Court of Civil Appeals Considers Whether Failure to Serve Brief Warrants Dismissal of an Appeal

M.B. v. R.P and P.P considered the appropriate consequences for the failure to serve an appellate brief as indicated on the certificate of service and concluded that, under the circumstances of that case, dismissal of the appeal was not called for.

The appellant in a child custody case electronically filed his brief on March 15, 2008.  Although the father’s attorney indicated on the certificate of service that he served a copy of the brief on the appellee by mail, the brief was never mailed due to a secretarial error.  The appellee received an electronic copy of the brief on March 20, 2008. and on April 11, 2008, filed a motion to dismiss the appeal, arguing that the appellant failed to serve his brief as indicated on the certificate of service.  The appellant responded by explaining that his secretary believed that electronically filing the brief in the court ensured that the other parties would receive copies.

The court noted that while former Practice rules would have allowed for the dismissal of the appeal, the Rules of Appellate Procedure contain important distinctions from the "rigid requirements" of those Rules.  The current rules contain but one jurisdictional act: the failure to timely file a notice of appeal.  While an appeal "may" be dismissed for other reasons pursuant to Rule 2(a)(1) of the Rules of Appellate Procedure, a dismissal is not mandatory in those situations.  The  court further noted that the rules are to be construed "so as to assure the just, speedy, and inexpensive determination of every appellate proceeding on its merits" and that the court may suspend the operation of most of the rules to that end.  Therefore, the court concluded that it "may, but is not required, to dismiss an appeal for noncompliance with the Rules…and it may suspend the rules for good cause shown."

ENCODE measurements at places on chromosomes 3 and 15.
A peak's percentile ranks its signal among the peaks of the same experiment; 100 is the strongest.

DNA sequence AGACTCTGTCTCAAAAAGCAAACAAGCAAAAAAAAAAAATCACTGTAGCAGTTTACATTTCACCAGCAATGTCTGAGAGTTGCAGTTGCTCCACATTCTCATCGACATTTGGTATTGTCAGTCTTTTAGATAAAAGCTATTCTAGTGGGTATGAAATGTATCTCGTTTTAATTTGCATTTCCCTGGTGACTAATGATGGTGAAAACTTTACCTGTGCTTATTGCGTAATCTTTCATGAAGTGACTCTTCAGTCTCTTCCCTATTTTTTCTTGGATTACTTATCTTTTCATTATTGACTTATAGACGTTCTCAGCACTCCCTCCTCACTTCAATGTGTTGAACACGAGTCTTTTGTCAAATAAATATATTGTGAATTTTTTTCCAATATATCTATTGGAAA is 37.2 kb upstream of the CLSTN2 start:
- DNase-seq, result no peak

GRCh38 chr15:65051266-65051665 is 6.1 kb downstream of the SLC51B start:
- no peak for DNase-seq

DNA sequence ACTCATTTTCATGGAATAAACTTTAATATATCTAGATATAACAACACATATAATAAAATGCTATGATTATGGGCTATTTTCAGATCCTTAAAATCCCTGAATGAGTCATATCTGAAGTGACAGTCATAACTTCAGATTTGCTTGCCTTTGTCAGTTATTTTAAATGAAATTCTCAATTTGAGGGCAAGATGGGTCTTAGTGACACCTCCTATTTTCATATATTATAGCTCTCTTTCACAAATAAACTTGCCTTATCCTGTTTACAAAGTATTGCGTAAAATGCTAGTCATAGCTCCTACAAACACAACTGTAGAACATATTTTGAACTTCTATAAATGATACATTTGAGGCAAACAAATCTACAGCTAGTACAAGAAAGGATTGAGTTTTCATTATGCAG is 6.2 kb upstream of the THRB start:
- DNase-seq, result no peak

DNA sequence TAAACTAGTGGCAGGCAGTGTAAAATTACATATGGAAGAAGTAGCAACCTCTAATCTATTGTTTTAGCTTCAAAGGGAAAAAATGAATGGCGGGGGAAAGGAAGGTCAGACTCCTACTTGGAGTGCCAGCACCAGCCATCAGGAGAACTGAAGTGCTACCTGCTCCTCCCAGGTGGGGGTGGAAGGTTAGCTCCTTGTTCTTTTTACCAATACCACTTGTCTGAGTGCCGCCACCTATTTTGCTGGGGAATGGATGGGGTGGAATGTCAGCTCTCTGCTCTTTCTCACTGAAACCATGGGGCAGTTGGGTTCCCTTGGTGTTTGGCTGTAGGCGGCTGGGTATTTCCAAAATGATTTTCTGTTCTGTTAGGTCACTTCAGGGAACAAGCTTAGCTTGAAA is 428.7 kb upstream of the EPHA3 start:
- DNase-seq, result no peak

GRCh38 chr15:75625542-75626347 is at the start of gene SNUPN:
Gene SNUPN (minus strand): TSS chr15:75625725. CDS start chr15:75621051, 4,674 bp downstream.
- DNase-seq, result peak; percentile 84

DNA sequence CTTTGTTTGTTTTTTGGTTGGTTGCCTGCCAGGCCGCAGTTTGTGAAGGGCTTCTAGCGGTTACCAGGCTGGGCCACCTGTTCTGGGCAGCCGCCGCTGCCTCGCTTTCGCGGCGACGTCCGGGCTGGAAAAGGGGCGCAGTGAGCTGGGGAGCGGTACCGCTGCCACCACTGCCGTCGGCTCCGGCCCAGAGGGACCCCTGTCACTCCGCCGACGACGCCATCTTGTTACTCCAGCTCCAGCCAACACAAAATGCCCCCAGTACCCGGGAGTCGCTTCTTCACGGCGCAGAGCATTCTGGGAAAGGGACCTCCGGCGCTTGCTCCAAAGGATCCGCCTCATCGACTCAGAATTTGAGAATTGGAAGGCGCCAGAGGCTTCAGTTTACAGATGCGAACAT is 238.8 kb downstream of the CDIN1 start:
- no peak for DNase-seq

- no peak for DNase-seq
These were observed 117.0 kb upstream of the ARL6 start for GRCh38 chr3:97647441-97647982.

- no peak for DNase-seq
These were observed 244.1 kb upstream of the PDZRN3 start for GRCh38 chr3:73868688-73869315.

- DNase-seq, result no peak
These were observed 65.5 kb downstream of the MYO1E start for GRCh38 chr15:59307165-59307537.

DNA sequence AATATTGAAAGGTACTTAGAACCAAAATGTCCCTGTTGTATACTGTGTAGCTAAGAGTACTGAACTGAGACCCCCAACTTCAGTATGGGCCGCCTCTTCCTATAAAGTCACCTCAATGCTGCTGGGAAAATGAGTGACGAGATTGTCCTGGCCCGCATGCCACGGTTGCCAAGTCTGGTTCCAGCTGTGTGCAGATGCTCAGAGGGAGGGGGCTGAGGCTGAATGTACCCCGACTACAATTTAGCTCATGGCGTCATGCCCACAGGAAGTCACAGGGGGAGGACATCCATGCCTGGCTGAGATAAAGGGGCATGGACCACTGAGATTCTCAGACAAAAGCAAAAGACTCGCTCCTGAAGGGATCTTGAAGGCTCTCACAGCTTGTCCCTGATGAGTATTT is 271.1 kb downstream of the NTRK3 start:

Turning to the facts of the case before it, the court noted that the confusion regarding service of the brief stemmed from a misunderstanding of the administrative rules governing electronic filing of appellate briefs.  The court further recognized the difficulties that some members of the bar are experiencing as the courts incorporate new technologies such as electronic filing and declined to dismiss the appeal based on the "technicality of untimely service."  The court pointed out, however, that its opinion in this case "should not be understood as relaxing the requirements for serving appellate briefs on opposing counsel."